Tuesday, June 28, 2016

#CollisionWithFame: Jimmie Wedell, June 28, 1934

June 28 1934: Jimmie Wedell

And they lay to rest Jimmy Wedell. He died as a soldier in the discharge of his duty, for he was teaching somebody how to fly. Aviation is the greatest advancement in our times and America is spending the most money on it, yet our whole  government, whole army, whole navy, had to wait to see how fast they could fly till Jimmy Wedell (through his own personality and personal honesty got financial backing from generous and public-spirited Mr. Williams) made the plane.  Who knows but what aviation might not be permanently set back 100 miles an hour through the loss of this fellow, with the knowledge that was buried with him.  Such men should be grabbed up at once and put into our government service.  He had kept one thing that was in keeping with all great aviators and that was his modest.

Will Rogers
Beverly Hills, Calif., June 28 1934

So who was this man Jimmy Wedell, of whom Will Rogers was so moved to write? Wedell blazed into the headlines in 1926, a barnstormer who had a need for speed and a heart turned to good works.  Like Wiley Post, he had one eye, but that didn’t prevent him from being one of the top racing plane designers and top racers of the romantic interwar aviation era. Together with his partner Harry Williams, he crafted the legendary Wedell Williams Specials, the stubby-winged all-engine monoplane racers that set speed records and thrilled aviation enthusiasts with their blunt, cartoonish appearance.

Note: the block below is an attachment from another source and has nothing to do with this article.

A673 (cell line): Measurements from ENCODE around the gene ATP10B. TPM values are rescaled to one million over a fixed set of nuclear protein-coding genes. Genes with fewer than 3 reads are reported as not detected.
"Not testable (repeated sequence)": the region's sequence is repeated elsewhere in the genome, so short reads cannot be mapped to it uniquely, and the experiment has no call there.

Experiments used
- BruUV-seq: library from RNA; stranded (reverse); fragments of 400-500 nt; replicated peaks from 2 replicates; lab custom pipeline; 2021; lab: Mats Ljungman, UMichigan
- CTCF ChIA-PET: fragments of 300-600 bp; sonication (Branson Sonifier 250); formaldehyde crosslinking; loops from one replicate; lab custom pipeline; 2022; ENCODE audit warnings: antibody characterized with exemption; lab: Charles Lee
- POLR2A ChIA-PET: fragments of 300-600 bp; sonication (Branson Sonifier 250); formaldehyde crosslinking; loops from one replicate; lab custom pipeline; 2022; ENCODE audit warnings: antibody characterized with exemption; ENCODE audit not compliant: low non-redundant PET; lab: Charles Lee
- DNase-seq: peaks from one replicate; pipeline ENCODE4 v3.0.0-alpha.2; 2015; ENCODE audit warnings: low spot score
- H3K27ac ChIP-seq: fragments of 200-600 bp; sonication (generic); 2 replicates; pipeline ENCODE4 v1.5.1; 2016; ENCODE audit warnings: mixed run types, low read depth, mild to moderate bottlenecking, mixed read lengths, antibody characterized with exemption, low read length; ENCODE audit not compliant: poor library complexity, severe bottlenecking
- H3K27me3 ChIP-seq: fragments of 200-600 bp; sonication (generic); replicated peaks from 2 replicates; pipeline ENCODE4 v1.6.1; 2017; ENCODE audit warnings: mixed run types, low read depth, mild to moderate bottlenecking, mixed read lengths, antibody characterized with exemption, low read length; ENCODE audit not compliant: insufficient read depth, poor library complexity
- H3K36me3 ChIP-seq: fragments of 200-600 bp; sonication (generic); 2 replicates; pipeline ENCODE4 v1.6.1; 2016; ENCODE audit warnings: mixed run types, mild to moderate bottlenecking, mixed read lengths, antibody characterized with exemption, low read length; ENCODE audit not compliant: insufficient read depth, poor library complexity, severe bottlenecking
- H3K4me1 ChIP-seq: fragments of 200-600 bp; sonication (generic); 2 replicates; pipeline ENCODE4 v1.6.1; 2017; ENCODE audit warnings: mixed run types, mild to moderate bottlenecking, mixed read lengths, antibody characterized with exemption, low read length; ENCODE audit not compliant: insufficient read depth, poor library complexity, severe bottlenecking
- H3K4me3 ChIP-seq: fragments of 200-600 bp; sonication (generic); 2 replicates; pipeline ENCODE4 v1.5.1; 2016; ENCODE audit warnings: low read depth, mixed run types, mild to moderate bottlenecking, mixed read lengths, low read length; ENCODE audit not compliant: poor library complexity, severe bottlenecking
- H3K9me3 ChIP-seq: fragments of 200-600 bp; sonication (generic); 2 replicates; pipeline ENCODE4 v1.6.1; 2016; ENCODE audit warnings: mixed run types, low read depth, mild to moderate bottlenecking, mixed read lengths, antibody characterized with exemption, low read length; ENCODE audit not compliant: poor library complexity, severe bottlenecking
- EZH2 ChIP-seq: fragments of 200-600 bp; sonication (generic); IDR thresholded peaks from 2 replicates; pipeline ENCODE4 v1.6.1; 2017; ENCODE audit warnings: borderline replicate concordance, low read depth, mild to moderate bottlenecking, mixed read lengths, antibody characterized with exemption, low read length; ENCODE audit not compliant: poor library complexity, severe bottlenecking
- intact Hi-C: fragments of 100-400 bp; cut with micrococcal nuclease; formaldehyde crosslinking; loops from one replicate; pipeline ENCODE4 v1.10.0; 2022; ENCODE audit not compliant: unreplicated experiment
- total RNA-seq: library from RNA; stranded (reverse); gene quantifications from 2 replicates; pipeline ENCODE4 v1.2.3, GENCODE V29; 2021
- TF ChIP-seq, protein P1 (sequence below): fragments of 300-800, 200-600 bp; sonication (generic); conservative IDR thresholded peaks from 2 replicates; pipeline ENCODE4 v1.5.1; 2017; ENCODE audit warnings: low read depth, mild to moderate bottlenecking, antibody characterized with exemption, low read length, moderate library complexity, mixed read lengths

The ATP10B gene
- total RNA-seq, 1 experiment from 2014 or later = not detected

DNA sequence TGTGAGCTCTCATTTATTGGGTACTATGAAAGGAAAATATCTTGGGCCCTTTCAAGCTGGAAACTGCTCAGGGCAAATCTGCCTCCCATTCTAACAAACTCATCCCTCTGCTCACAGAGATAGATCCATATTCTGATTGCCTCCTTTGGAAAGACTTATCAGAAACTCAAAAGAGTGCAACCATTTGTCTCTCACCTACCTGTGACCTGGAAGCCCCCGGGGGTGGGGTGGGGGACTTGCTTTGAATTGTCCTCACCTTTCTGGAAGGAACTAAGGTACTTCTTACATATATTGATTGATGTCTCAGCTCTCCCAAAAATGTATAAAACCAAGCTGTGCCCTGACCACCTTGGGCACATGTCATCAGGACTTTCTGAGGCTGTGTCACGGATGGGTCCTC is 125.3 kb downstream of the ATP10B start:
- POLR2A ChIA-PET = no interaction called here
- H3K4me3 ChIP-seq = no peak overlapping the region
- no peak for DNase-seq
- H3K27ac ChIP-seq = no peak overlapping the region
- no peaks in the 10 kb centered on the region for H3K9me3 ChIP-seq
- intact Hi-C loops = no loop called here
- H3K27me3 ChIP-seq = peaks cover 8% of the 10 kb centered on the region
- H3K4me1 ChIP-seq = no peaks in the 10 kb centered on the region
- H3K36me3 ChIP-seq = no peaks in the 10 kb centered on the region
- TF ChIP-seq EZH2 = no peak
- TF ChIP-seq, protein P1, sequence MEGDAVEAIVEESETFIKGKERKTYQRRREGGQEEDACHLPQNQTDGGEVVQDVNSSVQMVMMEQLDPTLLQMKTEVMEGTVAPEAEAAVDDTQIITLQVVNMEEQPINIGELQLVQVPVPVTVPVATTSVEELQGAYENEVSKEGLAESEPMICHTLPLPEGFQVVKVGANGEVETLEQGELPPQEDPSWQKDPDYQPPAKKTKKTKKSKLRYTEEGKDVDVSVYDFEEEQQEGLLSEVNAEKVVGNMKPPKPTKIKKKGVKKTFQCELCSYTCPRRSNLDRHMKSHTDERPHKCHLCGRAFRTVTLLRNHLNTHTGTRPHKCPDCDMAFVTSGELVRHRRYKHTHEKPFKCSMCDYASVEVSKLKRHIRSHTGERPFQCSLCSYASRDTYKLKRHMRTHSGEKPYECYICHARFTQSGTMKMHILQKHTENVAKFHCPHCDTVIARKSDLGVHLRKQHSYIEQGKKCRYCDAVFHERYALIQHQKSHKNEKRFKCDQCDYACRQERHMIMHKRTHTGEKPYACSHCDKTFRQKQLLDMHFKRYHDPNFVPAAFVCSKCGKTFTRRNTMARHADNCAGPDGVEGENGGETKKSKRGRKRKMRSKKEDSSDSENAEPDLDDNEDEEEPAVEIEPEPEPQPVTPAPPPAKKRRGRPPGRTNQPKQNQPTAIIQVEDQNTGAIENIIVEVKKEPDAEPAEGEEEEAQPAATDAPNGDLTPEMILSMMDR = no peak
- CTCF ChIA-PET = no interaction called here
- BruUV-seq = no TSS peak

Wedell’s  mother died when he was only an infant, and he was raised by his father, who earned a living as a bartender. This often left Jimmie in charge of both the home and his younger brother, Walter. He quit school after the ninth grade and soon transformed four bicycle wheels, a one-cylinder Yale motorcycle engine, and various parts into an automobile. Wedell lost his eye as a youth in a motorcycle accident. Growing up in Texas City, Texas (south of  Houston), he dropped out of school,  started a garage, and bought his own plane which he taught himself to fly; prior to World War I, he rebuilt two crashed airplanes, an OX Standard and a Thomas Morse Scout.
Wedell tried to join the army as an aviator during World War I. Much to his disappointment, he was rejected because of his eye. While Walter began a four-year hitch in the Navy, Jimmie, with his Colt .44 for protection, headed for the Texas-Mexico border where he ran guns and transported rumrunners.
            He took to barnstorming, and met Harry Williams, who hailed from a wealthy Louisiana lumber family.  Williams caught Wedell’s passion for aviation and speed, and combined his wealth with Wedell’s native engineering sense to produce the fastest airplanes of the early 1930s. In 1933 Wedell set a land-speed record for an airplane at 304.98 mph in his Wedell Williams Special, #44 named the “Miss Patterson.”  The Wedell-Williams partnership was aptly described by the press in 1933: